Next is the structure to the actual HashTable. It contains a fixed size array to node pointers and a function pointer to a node disposal function because some nodes may contain dynamically allocated memory like a SDL_Surface which needs to be freed in a special way.
/* a hashtable containing an array pointers to its nodes */
void (*disp)(HashNode *); /* function pointer to dispose func */
Now the structures are out of the way we can look at the creation function for the actual HashTable. This function is designed to allow us to dynamically allocate a HashTable. This technically is not necessary. We could easily just use the actual HasTable structure as a variable somewhere and do the assignment manually but because this HashTable is dealing with dynamically allocated memory for my purposes I feel it is better to design this way so that we can make sure everything gets cleaned up. With this function present the caller will know that the HashTable is dynamic and they should call the appropriate cleanup function for the table which will ensure the nodes get disposed of properly.
* Creates a new hashtable returning said hashtable.
* The function pointer argument is for a dispose function
* if no dispose function is needed for the stored nodes pass NULL.
HashTable *create_hashtable(void (*disp)(HashNode *))
HashTable *tbl = malloc(sizeof(HashTable));
tbl->disp = &disp;
I now want to look at the most important function which is the hash function. The hash function I am using is not 100% full proof but it is simple to understand and hopefully it will be efficient enough for my purposes. I will do some extensive testing on it as the game progresses to make sure things stay sound. It is easy to modify if the need arises but I find it best to start simple and avoid premature optimization. This hash function generates a index based off of the key string which mangles the characters by a seed value multiplied by the previous index size. Once the final index is present the function with return the final index which is the generated index modulus the size of the HashTable. I am hoping this is plenty enough to prevent collisions for my purposes but if they do occur I will have to make some modifications because my intentions are to discard collisions when they occur. The hash function is very important because it is the core of how the actual lookup, insertion, and removal function operate.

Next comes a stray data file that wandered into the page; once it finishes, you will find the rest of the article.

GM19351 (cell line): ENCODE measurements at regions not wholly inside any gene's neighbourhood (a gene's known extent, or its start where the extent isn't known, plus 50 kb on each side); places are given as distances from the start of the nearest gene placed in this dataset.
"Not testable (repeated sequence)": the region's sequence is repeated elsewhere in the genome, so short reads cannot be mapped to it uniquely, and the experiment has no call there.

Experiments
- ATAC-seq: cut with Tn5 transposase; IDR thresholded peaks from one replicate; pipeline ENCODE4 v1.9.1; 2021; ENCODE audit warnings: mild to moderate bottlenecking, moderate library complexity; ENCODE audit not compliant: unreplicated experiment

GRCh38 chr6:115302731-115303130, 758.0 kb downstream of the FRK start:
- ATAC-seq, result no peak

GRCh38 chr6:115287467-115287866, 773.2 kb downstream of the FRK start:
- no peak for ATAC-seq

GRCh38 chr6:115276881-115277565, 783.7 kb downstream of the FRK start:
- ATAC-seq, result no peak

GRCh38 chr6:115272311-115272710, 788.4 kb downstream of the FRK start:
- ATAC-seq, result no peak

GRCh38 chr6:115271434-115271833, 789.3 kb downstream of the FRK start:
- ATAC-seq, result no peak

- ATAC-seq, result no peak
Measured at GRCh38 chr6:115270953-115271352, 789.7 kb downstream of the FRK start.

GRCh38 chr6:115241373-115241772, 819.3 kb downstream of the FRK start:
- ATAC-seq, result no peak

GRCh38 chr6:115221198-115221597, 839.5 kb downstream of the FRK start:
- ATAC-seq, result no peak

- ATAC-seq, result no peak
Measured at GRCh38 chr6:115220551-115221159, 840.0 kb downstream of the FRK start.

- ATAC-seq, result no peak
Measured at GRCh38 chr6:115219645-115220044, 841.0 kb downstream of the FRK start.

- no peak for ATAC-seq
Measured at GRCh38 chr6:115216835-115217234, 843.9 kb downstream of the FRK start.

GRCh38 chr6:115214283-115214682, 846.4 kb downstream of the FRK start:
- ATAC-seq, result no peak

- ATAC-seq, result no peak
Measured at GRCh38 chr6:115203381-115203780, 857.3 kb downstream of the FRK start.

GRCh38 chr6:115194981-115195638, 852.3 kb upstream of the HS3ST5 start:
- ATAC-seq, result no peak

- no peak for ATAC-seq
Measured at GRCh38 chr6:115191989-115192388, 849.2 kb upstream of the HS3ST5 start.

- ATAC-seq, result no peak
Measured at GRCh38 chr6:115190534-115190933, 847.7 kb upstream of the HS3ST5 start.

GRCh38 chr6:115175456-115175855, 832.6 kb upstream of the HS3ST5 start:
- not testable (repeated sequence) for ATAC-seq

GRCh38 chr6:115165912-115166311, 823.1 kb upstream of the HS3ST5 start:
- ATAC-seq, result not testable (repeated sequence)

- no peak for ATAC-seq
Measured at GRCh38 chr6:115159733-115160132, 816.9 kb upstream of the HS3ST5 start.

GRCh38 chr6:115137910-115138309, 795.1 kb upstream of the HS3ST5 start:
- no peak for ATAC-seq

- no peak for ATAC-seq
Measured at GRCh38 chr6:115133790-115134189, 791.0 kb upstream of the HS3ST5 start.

* A hash function for turning a null terminated string to a unsigned
* index set.
unsigned hash(char *key)
/* generate a salted index */
for (index = 0; *key != '\0'; key++)
index = *s + 31 * index;
return index % HASHSIZE;
Finally for this article we are going to look at the actual lookup function. Out of the lookup, insertion, and removal functions the lookup function is the most straight forward. We take in the HashTable and the key as arguments and we iterate through the linked list starting at the index they key corresponds to. The iteration is very straight forward linked list navigation. If the key is found we return a pointer to the node and if the key is not found we return NULL.
* Look up a node in given hashtable.
HashNode *lookup(HashTable *tbl, char *key)
for (nptr = tbl->table[hash(key)]; nptr != NULL; nptr = nptr->next)
if (strcmp(key, nptr->key) == 0)
If you noticed yes there is a lot of pointers being thrown around. Welcome to the world of ANSI-C. Without references all we have is pointers and various pointer arithmetic tricks. In this case no pointer arithmetic is really being thrown around so hopefully this post is very straight forward to understand.
In the next post I will cover the rest of the implementation and may do a third about how to put the code to use. When this series is all said and done we will be able to thank all of the glorious programmers that implemented various complete standard library implementations of this data structure so we don't have to do it all the time.